Te Matatini 2025: Journey begins as Te Kāhui Maunga receives mouri stone

Posted 20 April 2023 by Moana Ellis
The mouri of Te Matatini transfers to the 2025 hosts Te Kāhui Maunga rohe (formerly Aotea rohe).

The mouri of Te Matatini transfers to the 2025 hosts Te Kāhui Maunga rohe (formerly Aotea rohe). Photo: LDR / Roimata Nepia-Reweti

A new process for handing over the spiritual component of Te Matatini – the premier event for Māori performing arts – has been enacted at Rātana Pā.

Iwi leaders and kapa haka of Taranaki, Whanganui, Ruapehu and Rangitīkei gathered to receive the mouri, or life force, in a five-hour ceremony at the weekend, the first of its kind in the kapa haka festival’s 50-year history.

In the form of a red stone, the mouri is recognised by iwi Māori as a spiritual principle vital to the success of each Te Matatini. It was handed over to the next host region by Te Matatini leadership and this year’s hosts, Ngāti Whātua Orākei.

In 2025, for the first time in more than 30 years, Te Matatini returns to the Kāhui Maunga region (Taranaki, Whanganui, Ruapehu and Rangitīkei, formerly known collectively as Aotea rohe). The region last hosted the biennial event in Hāwera in 1994.

Te Reanga Mōrehu o Rātana Trust chairman Kamaka Manuel says Saturday’s ceremony set a new tikanga.

“This is the very first time since the inception of Te Matatini that the mouri has been handed over in this way. It’s about giving mana and integrity to the process.”

Manuel said receiving the mouri as the first stage of hosting Te Matatini warranted rolling out the red carpet.

“For Te Kāhui Maunga rohe, as the 2025 hosts, how we accept the mouri provides that ideal platform for the rest of the planning and organisation going forward.”

Until this year, the handover of the mouri to the next region has been perfunctory, taking place immediately after the announcement of the winners of Te Matatini.

Iwi and rohe leaders gather at Rātana Pā to receive the mouri in the first ceremony of its kind in Te Matatini's 50-year history.

Iwi and rohe leaders gather at Rātana Pā to receive the mouri in the first ceremony of its kind in Te Matatini’s 50-year history. Photo: LDR / Roimata Nepia-Reweti

“It has been a very watered-down process with the mouri handed over, taken back to a hotel or put on buses or in someone’s car, and taken back to the host region that way.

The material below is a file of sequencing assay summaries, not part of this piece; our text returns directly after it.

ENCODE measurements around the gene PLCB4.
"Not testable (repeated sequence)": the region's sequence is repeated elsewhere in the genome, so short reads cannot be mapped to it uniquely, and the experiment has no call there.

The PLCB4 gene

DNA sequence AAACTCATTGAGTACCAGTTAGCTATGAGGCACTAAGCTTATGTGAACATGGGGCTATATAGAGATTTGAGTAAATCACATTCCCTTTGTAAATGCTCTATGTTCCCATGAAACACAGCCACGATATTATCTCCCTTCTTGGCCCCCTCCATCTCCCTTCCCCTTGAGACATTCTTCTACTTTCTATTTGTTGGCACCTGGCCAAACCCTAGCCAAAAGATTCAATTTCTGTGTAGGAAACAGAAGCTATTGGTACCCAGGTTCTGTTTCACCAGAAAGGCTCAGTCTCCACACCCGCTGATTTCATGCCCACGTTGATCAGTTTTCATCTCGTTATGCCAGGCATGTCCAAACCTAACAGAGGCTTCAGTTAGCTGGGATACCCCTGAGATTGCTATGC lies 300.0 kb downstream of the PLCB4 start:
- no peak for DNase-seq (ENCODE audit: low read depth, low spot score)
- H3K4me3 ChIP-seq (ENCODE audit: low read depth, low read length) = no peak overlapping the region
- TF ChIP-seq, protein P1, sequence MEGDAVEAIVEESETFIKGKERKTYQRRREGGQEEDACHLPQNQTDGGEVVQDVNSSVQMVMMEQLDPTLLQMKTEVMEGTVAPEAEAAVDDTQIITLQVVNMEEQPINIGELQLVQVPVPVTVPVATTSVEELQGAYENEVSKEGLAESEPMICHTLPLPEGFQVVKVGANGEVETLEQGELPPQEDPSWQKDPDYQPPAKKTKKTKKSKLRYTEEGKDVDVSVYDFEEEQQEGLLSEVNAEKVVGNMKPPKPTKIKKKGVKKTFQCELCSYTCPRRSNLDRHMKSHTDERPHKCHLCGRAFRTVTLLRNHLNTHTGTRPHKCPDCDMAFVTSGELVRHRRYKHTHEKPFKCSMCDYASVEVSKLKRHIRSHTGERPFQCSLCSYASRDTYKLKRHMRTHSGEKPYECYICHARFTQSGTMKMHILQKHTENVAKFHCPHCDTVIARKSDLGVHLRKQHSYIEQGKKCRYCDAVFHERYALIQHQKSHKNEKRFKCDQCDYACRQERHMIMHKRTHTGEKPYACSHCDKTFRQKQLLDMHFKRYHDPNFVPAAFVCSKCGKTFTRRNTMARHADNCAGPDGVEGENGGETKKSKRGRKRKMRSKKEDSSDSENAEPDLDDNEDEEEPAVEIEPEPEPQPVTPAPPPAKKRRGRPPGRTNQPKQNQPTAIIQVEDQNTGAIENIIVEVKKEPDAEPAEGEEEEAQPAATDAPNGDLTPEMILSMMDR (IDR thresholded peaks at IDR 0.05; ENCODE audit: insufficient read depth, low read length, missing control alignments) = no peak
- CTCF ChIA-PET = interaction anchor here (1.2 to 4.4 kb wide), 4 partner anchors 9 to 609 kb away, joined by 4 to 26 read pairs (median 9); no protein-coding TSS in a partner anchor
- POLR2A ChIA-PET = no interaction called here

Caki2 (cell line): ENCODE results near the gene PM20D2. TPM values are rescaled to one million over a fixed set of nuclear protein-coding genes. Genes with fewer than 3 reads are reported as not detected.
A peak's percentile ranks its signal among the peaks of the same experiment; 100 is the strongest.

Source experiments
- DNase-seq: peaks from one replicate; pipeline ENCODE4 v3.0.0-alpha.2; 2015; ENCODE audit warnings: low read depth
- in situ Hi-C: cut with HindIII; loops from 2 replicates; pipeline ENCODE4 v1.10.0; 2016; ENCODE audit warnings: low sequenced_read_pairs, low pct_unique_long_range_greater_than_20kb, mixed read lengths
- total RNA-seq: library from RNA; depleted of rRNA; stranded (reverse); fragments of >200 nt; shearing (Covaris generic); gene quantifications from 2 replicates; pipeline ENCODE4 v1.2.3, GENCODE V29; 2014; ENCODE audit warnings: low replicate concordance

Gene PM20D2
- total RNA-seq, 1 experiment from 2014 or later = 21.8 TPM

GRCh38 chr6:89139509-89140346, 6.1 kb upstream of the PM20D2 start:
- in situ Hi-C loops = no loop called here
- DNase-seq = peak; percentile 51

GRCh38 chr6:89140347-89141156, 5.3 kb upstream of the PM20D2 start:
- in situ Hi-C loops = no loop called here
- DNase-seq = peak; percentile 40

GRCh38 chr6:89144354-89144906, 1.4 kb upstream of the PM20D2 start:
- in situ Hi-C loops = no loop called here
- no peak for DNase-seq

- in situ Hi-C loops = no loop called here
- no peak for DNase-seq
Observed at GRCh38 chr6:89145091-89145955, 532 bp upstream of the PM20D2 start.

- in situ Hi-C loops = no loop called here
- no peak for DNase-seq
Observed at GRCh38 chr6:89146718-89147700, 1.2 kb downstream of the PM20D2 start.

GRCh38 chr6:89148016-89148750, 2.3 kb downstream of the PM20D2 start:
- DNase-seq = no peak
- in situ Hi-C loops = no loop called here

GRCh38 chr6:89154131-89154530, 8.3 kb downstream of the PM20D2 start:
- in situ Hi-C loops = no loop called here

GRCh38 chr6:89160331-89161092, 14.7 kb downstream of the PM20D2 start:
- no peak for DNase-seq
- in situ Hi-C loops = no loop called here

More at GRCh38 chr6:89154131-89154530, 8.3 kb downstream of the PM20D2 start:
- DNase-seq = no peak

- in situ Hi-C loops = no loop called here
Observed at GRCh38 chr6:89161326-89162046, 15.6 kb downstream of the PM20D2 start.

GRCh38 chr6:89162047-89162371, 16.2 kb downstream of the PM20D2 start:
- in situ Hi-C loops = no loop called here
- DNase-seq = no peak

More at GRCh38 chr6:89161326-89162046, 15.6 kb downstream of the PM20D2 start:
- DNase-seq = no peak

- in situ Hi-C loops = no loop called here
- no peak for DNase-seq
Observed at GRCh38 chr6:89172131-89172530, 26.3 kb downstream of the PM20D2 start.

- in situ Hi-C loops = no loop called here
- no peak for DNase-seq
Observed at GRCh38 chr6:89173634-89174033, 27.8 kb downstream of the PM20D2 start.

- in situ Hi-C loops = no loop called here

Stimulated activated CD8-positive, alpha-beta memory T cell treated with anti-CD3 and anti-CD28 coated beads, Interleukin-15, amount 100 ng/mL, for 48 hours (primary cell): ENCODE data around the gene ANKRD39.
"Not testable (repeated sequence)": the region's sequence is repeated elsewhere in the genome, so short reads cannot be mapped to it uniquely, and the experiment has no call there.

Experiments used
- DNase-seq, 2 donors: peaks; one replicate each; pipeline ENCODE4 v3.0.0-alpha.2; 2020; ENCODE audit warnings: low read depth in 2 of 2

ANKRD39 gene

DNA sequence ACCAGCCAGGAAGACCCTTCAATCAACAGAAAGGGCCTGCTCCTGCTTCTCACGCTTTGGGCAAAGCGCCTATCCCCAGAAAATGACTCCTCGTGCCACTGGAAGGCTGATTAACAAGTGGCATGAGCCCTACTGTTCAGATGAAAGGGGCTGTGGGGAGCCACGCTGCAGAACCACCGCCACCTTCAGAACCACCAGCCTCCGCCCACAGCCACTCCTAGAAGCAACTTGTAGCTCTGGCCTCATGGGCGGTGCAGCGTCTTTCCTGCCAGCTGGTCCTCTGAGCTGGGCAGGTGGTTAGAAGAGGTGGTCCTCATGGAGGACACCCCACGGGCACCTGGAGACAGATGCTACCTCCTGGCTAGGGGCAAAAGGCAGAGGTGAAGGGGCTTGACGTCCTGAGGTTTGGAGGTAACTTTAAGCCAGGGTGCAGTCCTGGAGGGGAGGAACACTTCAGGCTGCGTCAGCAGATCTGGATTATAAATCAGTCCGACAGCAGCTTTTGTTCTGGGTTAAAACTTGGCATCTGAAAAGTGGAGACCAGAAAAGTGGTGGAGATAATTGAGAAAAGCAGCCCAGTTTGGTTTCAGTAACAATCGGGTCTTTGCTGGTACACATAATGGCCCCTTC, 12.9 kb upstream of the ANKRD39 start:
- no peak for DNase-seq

“This time there was a great deal of thought. The discussion around giving that whole process the mana it deserves first started largely with Ngāti Whātua Orākei and the Matatini komiti,” Manuel said.

“Immediately we were alerted to the whakaaro, tautoko kaha mātou. We wanted to set a precedent for the way that this happens, knowing that this is the very first time the mouri has been handed over in such a process.”

Led onto the marae by Rātana brass band Ngā Reo, around 100 manuhiri from Te Matatini leadership and Ngāti Whātua Orākei were subject to a full challenge by three kaiwero, among them Whanganui iwi leader Gerrard Albert. They were then welcomed by some 300 kaihaka and leaders of Te Kāhui Maunga rohe, including Jamie Tuuta, Ruakere Hond, Ruka Broughton and Kahurangi Simon.

The mouri, in a glass case with its larger protector stone, was carried onto the marae ātea and placed for everyone to see as the ceremony took place. An additional process followed to transfer the mouri to one of the areas of Te Manuao, a part of the pā called Te Aroha.

“Te Aroha is the whare of the tumuaki – a significant place for our hāhi,” Manuel said. “A lot of history has come out of those four walls. Inside Te Aroha are the photos of all our previous tumuaki, including Tahupōtiki Wiremu Rātana. It’s a very significant place, and even that process meant a discussion with the necessary komiti hāhi at Rātana.”

Pou Tikanga for Te Kāhui Maunga rohe, Rauru Broughton, said Saturday’s events represented a milestone for Te Matatini and brought appropriate focus to the mouri.

“This signifies something unique, because we’re using tikanga, kawa, our traditions and our customs to endorse and to acknowledge the Matatini itself. It’s a new tikanga based on old tikanga. This is how the mouri should be received. This is how it should be escorted from one iwi to another.

“It’s about connection and whanaungatanga, and it’s beautiful in the sense of bringing everyone together.”

Manuel said the coming together of Te Kāhui Maunga rohe to prepare for Saturday’s events was also significant and a forerunner to the collaboration required for 2025.

“For us as the next hosts, it began on Friday. The coming together of the rohe and all of the kapa from Te Kāhui Maunga to prepare for Saturday was really something special.”

Planning and rehearsals went late into the night.

“Saturday was just the icing on the cake – an absolutely beautiful day and a moving experience for all.

“The feeling was one of te koanga ngākau, a feeling of te kotahitanga, and we were extremely happy.”

The exact venue for Te Matatini 2025 has yet to be decided.

Te Matatini Herenga Waka Herenga Tangata 2023 at Ngā Ana Wai (Eden Park) in Auckland showcased nearly 1600 performers and was watched on livestream or television by almost a million people with about 100,000 attending in person.

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